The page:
Assessing Michele Bachmann as a 2012 Presidential Candidate: Part Three in an Ongoing Series on the Likely Candidates and Their Views on Religion
This is the third installment in my series on the 2012 Presidential candidates and religion. I decided to do this series, in part, because the overwhelming focus of the race has been—and likely will continue to be—the economy, with some discussion of foreign affairs intermingled in the debate.
The candidate’s social and religious views have largely remained backstage, but that does not mean that these world views will not affect a future presidency. A President elected on a get-more-jobs platform will still have plenty of opportunities once in power to make decisions that are driven by religious perspectives, and the American people deserve to know which religious leaders, viewpoints, and lobbyists are likely to gain Oval Office access if a given candidate is elected.
In this column, I’ll suggest what the answers to those questions might be if Michele Bachmann—who is currently a Minnesota Congresswoman—were to be elected president.
A Bachmann Administration Would Likely Be Dominated by Evangelical Christianity
Michele Bachmann’s rhetoric, her theory, and even her grasp of science are all steeped in her evangelical Christian religion. There can be little question, then, that a Bachmann Administration would put out the welcome mat to those lobbying for evangelical Christian values and issues. It seems clear that Bachmann, as President, would thrust her own religious worldview on the nation, believing that in doing so, she was merely serving the nation’s own good.
Indeed, just last week, Bachmann said, “We need more biblical world view to let people know what is it that the principles of God stand for. If people understand the principles of ours, it won’t be difficult to understand who would best represent those values in the White House and in Congress.”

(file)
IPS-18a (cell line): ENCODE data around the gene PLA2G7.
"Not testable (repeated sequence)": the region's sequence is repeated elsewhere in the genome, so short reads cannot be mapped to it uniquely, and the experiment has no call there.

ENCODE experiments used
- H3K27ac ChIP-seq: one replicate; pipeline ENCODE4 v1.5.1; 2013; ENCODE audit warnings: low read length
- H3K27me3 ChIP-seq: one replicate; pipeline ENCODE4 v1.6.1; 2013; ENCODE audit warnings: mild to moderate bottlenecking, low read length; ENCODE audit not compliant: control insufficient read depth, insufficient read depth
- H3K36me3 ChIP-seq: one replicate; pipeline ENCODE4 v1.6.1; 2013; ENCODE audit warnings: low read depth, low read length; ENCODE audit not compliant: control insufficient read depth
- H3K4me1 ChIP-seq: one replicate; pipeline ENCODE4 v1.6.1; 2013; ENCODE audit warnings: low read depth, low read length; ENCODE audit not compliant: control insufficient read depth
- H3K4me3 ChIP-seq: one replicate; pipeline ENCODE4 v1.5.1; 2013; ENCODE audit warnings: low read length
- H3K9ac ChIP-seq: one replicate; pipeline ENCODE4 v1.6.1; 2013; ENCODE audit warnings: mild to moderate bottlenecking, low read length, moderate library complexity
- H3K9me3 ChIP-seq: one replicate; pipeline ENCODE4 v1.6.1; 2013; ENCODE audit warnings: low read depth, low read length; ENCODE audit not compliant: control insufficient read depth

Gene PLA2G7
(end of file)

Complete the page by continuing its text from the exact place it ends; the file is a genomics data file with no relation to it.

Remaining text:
Accordingly, Bachmann does not believe in the constitutionally mandated separation of church and state. To the contrary, in 2006, she warned a Christian group that public schools “are teaching children that there is separation of church and state, and I am here to tell you that is a myth.” Obviously, the First Amendment’s Establishment Clause is no myth, but one can only surmise that Bachmann would seek judicial nominees—both for the lower federal courts, and possibly even for the U.S. Supreme Court, were a vacancy to arise—who would give the Establishment Clause no teeth. That means a Bachmann Administration could be a short road to a “Christian country.”
God is ever-present in Bachmann’s assessments of the world. Indeed, she even sees in natural disasters God’s judgment of humankind. According to the St. Petersburg Times, Bachmann said, “I don’t know how much God has to do to get the attention of the politicians. We’ve had an earthquake; we’ve had a hurricane. He said, ‘Are you going to start listening to me here?’ Listen to the American people because the American people are roaring right now. They know government is on a morbid obesity diet and we’ve got to rein in the spending.” There is no doubt about Bachmann’s sincerity as she spoke these words, though her segue from hurricanes to spending is labored, to say the least.